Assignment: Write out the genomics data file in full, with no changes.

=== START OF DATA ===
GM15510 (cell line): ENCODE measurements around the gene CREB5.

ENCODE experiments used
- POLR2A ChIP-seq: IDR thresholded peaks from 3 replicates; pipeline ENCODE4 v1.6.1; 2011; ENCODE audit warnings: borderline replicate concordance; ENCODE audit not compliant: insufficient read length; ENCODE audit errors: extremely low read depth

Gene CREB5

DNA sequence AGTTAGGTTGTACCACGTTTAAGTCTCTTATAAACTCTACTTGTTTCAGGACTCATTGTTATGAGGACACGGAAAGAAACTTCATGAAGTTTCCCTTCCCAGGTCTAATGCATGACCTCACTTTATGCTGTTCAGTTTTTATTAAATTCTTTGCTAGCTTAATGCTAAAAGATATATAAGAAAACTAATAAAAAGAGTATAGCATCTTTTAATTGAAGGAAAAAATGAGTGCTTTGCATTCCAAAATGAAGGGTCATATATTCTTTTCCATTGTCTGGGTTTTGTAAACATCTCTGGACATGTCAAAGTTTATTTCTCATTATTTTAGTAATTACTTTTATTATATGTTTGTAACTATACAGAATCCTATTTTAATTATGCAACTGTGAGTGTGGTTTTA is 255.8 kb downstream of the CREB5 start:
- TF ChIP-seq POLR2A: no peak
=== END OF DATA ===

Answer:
GM15510 (cell line): ENCODE measurements around the gene CREB5.

ENCODE experiments used
- POLR2A ChIP-seq: IDR thresholded peaks from 3 replicates; pipeline ENCODE4 v1.6.1; 2011; ENCODE audit warnings: borderline replicate concordance; ENCODE audit not compliant: insufficient read length; ENCODE audit errors: extremely low read depth

Gene CREB5

DNA sequence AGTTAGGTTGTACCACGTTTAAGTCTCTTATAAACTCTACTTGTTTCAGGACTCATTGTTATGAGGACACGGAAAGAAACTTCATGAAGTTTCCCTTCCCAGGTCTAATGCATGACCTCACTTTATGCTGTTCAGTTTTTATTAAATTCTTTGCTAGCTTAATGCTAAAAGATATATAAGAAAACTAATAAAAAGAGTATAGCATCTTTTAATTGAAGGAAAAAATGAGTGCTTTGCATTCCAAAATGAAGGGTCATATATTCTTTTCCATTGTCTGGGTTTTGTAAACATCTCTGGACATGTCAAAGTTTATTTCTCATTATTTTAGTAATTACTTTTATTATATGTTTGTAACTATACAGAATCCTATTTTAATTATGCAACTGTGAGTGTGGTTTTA is 255.8 kb downstream of the CREB5 start:
- TF ChIP-seq POLR2A: no peak